Thursday, December 3, 2009

Return to sanity means renewed focus on stem cells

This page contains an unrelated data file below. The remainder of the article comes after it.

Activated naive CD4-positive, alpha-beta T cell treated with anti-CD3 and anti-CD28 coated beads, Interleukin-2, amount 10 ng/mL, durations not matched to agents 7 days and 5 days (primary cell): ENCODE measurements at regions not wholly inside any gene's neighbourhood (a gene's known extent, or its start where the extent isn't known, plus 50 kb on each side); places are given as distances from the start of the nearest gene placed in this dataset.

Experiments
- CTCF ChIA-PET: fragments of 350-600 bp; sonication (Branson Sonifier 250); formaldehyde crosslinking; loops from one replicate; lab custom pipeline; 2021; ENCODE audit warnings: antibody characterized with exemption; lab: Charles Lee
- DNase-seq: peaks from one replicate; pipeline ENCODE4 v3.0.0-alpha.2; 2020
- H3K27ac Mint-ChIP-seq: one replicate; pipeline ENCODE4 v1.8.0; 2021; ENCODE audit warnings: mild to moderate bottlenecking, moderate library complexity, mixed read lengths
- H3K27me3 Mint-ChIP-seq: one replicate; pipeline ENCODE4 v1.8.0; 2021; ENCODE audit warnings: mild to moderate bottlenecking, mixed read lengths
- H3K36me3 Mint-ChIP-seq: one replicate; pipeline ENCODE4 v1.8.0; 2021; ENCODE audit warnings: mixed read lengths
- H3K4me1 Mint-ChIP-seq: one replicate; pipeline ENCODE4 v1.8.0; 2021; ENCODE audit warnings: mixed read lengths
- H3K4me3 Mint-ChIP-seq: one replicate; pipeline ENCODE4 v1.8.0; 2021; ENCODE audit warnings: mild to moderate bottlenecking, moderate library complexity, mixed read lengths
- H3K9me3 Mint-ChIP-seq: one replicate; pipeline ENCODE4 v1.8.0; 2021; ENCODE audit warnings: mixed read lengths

U.S. residents got another reminder today of the major change in leadership they voted for last November when the National Institutes of Health announced approval of 13 new human embryonic stem cell lines for federally funded research, and said 96 more were under review. The NIH announcement was highly anticipated by researchers all over the United States, who were barred by former U.S. President George W. Bush from using federal money for research on all but the embryonic stem cell lines available in 2001 because of moral concerns, according to the New York Times. New U.S. President Barack Obama promised during the 2008 campaign to relax the ban in the interests of science and health, since stem cell research holds the promise of curing some of humanity's most-intractable maladies. Obama did so in March, two months after he took office. Concern over gathering stem cells has relaxed since the 2007 discovery that even adult cells could be reprogrammed to the embryonic stage, the Times said. Researchers applauded today's NIH announcement, because it helped to relieve them of the burden of separating their research into two parts -- research acceptable to the government, and eligible for public grants, and research that could only be paid for with private funding. “You can imagine what it meant not to be able to carry a pipette from one room to another,” Ali H. Brivanlou, a researcher at Rockefeller University in New York, told the Times. “They even had to repaint the walls to ensure no contamination by federal funds.” Brivanlou derived two of the 13 newly approved stem cell lines using private funding. The others were prepared by Dr. George Daley of Children’s Hospital Boston, the Times said. Daley told the newspaper that private funding was hard to get and getting harder, and that he was looking forward to being able to use federal grants to fund his research. Since that date, biomedical researchers supported by the N.I.H. have had to raise private money to derive the cells, which are obtained from the fertilized embryos left over from in vitro fertility clinics. NIH director Francis Collins said he thought most researchers would be happy with the decision, even though they still were barred from deriving stem cells themselves. Collins also said induced embryonic cells were not exactly the same as those derived from fertilized human embryos, so researchers still needed to use both kinds.

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